$1.25 per thousand dollars of purchase price is the base rate throughout California. As an example, if you buy a home for $400,000, your yearly base property taxes will be $5,000 a year or $416.67 a month.
Note that I used the word ‘base” – some municipalities, cities or local subdivisions can add to this to cover local development costs, bond measures, etc. Some areas also have other assessments such as Mello Roos.
See this link for more info on Mello Roos: http://en.wikipedia.org/wiki/Mello-Roos
Unlike other parts of the country, your tax base WILL NOT be reassessed periodically to increase your taxes. Because of Prop 13, base tax rates are computed solely on purchase price and DO NOT CHANGE until some mitigating factor occurs. These can range from you asking for a lower assessment due to declining property values or substantive upgrades/renovations/additions to your home that actually increase your property’s value. Local building permits are linked to the County Assessor’s office and, once improvements have been completed, expect a visit from the county assessor to determine increased value.
See this link for more info on Prop 13: http://en.wikipedia.org/wiki/Prop_13
As stated below, your county assessor’s office can give you specific amounts.
"How do I find out the property tax rate in Cupertino/Sunnyvale/Mountain View?"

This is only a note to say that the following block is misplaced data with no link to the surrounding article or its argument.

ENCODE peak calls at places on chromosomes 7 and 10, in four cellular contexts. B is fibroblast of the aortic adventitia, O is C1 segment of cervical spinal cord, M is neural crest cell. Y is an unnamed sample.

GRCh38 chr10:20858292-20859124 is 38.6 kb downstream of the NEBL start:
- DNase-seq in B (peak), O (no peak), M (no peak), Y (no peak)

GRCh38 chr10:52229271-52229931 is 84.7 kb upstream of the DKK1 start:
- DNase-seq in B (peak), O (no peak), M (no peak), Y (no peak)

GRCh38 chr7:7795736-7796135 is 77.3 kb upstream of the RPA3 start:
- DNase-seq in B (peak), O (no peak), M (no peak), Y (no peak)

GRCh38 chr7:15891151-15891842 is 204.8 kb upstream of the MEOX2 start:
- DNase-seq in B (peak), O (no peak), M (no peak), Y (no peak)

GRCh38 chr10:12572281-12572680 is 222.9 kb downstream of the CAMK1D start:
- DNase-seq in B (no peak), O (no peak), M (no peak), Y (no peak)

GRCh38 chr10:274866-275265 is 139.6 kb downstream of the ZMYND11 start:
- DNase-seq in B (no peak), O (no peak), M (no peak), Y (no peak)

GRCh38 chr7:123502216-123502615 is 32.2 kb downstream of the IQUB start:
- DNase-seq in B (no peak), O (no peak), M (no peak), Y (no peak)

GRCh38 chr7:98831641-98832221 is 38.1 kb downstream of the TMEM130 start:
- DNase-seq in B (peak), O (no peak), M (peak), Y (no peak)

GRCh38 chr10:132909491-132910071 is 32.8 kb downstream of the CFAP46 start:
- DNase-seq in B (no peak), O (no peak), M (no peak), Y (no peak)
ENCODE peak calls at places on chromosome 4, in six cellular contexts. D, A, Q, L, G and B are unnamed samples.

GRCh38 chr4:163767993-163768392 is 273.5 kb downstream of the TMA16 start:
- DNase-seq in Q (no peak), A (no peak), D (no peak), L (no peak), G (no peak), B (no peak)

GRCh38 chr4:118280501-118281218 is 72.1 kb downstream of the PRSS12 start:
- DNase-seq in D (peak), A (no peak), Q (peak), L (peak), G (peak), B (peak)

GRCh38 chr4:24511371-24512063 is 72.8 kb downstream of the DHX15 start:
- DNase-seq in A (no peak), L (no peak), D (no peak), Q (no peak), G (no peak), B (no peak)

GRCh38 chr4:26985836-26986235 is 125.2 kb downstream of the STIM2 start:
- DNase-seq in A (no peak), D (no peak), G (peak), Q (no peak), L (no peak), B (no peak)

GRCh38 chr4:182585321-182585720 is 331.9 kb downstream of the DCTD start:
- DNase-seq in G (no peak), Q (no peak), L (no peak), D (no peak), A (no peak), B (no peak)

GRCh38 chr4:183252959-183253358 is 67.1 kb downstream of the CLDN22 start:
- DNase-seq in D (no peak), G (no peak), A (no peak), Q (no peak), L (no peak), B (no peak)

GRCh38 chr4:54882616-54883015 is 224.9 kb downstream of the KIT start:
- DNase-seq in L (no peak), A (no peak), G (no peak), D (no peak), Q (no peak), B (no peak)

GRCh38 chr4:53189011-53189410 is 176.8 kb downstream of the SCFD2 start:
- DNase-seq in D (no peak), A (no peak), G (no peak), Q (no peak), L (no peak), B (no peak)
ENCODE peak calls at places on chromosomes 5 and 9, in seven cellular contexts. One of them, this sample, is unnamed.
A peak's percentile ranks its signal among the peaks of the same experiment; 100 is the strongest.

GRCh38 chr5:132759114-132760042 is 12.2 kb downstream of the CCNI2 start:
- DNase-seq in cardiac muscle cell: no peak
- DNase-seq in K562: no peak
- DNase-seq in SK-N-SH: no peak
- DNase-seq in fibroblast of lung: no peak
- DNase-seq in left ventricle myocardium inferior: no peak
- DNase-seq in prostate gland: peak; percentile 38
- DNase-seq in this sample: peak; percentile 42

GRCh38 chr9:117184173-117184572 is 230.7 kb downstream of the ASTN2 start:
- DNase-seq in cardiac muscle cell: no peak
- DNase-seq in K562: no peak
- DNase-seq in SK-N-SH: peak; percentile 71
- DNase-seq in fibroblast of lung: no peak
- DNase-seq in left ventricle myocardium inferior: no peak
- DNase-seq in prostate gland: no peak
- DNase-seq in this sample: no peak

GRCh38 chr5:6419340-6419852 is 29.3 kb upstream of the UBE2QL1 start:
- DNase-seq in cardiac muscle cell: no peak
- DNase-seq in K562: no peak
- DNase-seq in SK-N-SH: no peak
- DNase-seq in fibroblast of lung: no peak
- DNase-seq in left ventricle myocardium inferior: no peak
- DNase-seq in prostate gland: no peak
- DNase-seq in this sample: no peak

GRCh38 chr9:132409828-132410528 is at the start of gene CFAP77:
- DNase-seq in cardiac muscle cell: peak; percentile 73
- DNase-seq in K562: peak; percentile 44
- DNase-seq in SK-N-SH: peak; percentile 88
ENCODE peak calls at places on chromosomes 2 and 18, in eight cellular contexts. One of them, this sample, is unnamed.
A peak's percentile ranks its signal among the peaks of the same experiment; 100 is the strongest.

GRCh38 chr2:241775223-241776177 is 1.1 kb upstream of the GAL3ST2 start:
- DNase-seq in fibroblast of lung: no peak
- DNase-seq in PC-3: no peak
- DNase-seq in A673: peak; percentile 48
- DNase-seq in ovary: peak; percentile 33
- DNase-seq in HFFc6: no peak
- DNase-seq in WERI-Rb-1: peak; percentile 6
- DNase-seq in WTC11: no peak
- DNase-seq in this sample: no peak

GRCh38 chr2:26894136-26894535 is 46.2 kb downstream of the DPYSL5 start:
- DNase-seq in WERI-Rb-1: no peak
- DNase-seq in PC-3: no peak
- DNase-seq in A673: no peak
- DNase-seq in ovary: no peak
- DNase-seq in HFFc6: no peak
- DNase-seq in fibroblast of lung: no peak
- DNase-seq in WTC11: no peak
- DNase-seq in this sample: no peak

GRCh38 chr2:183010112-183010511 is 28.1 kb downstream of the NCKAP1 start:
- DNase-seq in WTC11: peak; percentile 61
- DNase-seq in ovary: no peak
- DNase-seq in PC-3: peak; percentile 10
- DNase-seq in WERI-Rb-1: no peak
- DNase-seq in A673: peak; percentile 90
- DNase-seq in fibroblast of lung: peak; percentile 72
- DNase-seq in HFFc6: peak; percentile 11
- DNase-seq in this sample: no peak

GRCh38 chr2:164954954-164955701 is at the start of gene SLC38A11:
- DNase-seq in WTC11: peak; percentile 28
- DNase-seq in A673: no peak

There a THREE classifications of “tax” that may be part of any purchase in CA. The process for finding out the specific tax for a property is detailed in the following blog post:
"Estimating Property Taxes in CA"
"Is it based solely on the sold value?"
No, any property is subject to "Voter Approved Indebtedness" and “Direct/Special Assessments” (also covered in the blog above).
"Does it take into account the lot size, year built, etc?"
Lot size: Yes, the land is actually separately valued but then rolled back up along with the "improvements value" to come up with the General Tax Levy.
Year built: No.
"Does it change every year?"
Normally, yes, it increases every year; however, in the current market it can also go down (via the Prop 8 appeals process or the County Assessor can also independently lower the value - see blog). When markets are “normal” demand for housing increases and so do home prices and therefore property taxes. Due to Prop 13, once you buy a home the General Tax Levy can increase no more than 2% per year (the exception being if one makes improvements to the home; thereby increasing its base value, which will trigger a Supplemental tax bill.
At your service,
CDPE- Certified Distressed Property Expert
Hope this helps.